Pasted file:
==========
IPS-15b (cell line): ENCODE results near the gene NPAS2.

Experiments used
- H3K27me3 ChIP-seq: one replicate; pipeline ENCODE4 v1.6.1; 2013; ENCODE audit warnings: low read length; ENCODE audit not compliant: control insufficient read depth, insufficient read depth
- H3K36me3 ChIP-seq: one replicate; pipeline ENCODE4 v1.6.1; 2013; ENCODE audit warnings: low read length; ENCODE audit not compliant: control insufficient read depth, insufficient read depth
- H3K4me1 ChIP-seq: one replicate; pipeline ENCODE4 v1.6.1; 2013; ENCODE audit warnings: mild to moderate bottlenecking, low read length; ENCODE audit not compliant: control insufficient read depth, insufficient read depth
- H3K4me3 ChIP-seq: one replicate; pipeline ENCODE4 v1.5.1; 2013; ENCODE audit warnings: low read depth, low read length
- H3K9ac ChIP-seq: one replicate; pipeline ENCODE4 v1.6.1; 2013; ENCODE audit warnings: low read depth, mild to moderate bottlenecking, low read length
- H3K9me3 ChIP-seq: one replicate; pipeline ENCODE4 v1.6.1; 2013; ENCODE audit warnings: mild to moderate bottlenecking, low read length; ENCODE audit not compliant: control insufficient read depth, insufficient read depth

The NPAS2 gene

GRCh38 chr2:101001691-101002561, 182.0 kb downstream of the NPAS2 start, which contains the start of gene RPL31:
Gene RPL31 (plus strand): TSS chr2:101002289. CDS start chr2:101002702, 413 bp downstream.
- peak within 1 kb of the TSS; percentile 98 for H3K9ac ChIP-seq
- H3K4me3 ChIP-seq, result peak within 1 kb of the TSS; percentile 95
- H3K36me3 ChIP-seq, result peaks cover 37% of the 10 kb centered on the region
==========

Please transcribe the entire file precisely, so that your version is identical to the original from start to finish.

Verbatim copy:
IPS-15b (cell line): ENCODE results near the gene NPAS2.

Experiments used
- H3K27me3 ChIP-seq: one replicate; pipeline ENCODE4 v1.6.1; 2013; ENCODE audit warnings: low read length; ENCODE audit not compliant: control insufficient read depth, insufficient read depth
- H3K36me3 ChIP-seq: one replicate; pipeline ENCODE4 v1.6.1; 2013; ENCODE audit warnings: low read length; ENCODE audit not compliant: control insufficient read depth, insufficient read depth
- H3K4me1 ChIP-seq: one replicate; pipeline ENCODE4 v1.6.1; 2013; ENCODE audit warnings: mild to moderate bottlenecking, low read length; ENCODE audit not compliant: control insufficient read depth, insufficient read depth
- H3K4me3 ChIP-seq: one replicate; pipeline ENCODE4 v1.5.1; 2013; ENCODE audit warnings: low read depth, low read length
- H3K9ac ChIP-seq: one replicate; pipeline ENCODE4 v1.6.1; 2013; ENCODE audit warnings: low read depth, mild to moderate bottlenecking, low read length
- H3K9me3 ChIP-seq: one replicate; pipeline ENCODE4 v1.6.1; 2013; ENCODE audit warnings: mild to moderate bottlenecking, low read length; ENCODE audit not compliant: control insufficient read depth, insufficient read depth

The NPAS2 gene

GRCh38 chr2:101001691-101002561, 182.0 kb downstream of the NPAS2 start, which contains the start of gene RPL31:
Gene RPL31 (plus strand): TSS chr2:101002289. CDS start chr2:101002702, 413 bp downstream.
- peak within 1 kb of the TSS; percentile 98 for H3K9ac ChIP-seq
- H3K4me3 ChIP-seq, result peak within 1 kb of the TSS; percentile 95
- H3K36me3 ChIP-seq, result peaks cover 37% of the 10 kb centered on the region